What are the approach considerations in the treatment of strongyloidiasis?

Updated: Jun 20, 2019
  • Author: Pranatharthi Haran Chandrasekar, MBBS, MD; Chief Editor: Michael Stuart Bronze, MD  more...
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All persons found to harbor Strongyloides organisms should be treated, even if they are asymptomatic, because of the risk of hyperinfection. However, for infected pregnant patients, clinicians may prefer to defer treatment for strongyloidiasis until after the first trimester. All of the anthelmintic medications discussed in this article are US Food and Drug Administration (FDA) category C agents.

Strongyloides species are the hardest worms to eradicate. Treatment of early infection is with symptomatic support, because specific therapy is more effective once intestinal infection is established. Posttherapy stool examinations at 6 and 12 months posttreatment are recommended to verify Strongyloides eradication and to exclude other parasitic infections. [68] A posttreatment/pretreatment ratio of 0.6 or less suggests successful treatment. Patients with hyperinfection should undergo multiple followup stool examinations starting at two weeks posttreatment. [69]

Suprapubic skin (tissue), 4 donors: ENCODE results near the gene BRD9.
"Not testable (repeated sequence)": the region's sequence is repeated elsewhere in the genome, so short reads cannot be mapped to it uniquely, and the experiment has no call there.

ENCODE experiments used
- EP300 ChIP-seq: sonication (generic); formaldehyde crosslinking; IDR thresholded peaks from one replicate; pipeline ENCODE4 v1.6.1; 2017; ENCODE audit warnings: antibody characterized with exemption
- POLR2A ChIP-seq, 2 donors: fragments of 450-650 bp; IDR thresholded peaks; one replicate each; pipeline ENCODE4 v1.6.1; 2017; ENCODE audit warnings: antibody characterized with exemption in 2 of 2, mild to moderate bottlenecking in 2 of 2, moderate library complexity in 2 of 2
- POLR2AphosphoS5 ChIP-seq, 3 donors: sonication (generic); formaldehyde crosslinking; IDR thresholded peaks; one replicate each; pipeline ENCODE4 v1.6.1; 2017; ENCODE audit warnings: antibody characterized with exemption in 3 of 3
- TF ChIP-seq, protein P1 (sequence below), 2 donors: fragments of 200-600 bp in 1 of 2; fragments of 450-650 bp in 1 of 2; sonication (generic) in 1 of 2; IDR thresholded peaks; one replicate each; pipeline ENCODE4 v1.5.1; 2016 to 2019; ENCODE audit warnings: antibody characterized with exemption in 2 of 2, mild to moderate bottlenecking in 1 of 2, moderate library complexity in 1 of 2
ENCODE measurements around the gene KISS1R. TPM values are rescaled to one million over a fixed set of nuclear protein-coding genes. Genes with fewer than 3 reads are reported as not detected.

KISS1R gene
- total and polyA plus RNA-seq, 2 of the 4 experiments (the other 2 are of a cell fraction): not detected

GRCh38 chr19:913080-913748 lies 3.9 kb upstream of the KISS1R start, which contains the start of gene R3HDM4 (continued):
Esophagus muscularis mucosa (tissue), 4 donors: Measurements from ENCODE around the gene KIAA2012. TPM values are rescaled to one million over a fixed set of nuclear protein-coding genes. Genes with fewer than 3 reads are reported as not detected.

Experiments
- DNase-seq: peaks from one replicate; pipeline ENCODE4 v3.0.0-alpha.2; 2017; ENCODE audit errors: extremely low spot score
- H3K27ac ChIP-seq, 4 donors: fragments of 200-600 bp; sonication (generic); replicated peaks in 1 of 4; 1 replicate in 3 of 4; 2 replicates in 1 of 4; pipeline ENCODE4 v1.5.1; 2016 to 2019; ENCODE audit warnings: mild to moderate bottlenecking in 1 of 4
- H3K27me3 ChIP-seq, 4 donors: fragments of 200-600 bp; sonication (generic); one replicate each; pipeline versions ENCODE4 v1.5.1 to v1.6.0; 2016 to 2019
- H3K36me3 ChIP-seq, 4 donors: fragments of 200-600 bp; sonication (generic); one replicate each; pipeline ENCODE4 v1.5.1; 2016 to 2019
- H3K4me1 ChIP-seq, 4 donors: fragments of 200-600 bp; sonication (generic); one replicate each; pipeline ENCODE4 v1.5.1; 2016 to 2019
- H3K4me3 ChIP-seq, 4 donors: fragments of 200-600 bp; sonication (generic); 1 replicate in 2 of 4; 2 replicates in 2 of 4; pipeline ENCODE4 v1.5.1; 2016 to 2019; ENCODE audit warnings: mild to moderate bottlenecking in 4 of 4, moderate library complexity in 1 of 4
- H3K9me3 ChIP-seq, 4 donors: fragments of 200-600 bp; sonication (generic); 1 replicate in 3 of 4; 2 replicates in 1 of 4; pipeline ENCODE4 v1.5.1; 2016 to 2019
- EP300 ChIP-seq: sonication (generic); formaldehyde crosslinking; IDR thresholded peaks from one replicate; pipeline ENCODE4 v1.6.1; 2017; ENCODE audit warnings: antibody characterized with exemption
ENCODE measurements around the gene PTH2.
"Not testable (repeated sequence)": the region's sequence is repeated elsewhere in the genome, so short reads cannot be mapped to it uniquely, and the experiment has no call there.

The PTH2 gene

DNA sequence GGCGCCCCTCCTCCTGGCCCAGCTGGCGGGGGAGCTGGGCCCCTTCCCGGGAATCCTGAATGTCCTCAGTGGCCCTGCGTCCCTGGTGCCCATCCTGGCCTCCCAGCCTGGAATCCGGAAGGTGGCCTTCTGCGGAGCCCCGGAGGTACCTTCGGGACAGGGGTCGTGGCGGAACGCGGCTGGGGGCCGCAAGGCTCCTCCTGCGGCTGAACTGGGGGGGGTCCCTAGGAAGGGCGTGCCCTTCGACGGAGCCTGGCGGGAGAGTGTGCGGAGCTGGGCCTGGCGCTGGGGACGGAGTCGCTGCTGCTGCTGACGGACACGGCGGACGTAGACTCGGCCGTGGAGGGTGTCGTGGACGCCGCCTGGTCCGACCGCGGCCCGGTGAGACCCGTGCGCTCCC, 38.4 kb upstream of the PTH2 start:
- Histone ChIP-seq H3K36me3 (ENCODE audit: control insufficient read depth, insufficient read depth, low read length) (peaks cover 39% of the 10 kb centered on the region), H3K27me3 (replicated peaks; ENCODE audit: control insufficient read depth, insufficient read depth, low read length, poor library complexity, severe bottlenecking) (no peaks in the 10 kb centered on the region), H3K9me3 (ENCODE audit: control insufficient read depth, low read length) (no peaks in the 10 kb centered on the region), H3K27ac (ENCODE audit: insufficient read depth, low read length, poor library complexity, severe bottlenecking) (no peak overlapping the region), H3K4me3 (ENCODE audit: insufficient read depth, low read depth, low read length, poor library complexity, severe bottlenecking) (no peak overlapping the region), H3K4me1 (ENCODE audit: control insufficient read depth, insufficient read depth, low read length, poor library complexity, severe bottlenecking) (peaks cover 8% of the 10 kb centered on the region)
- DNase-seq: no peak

Empiric corticosteroid administration used to treat wheezing is problematic, because it may cause life-threatening hyperinfection. Thus, Strongyloides hyperinfection syndrome, usually precipitated by immune suppression, should be considered in patients who have resided in endemic regions. [70] Attempts at the detection and eradication of this infection are recommended to prevent this potentially fatal complication.

Surgical intervention may be required in the rare instance of acute abdominal symptoms (peritonitis) due to bowel obstruction or infarction in the context of severe strongyloidiasis.

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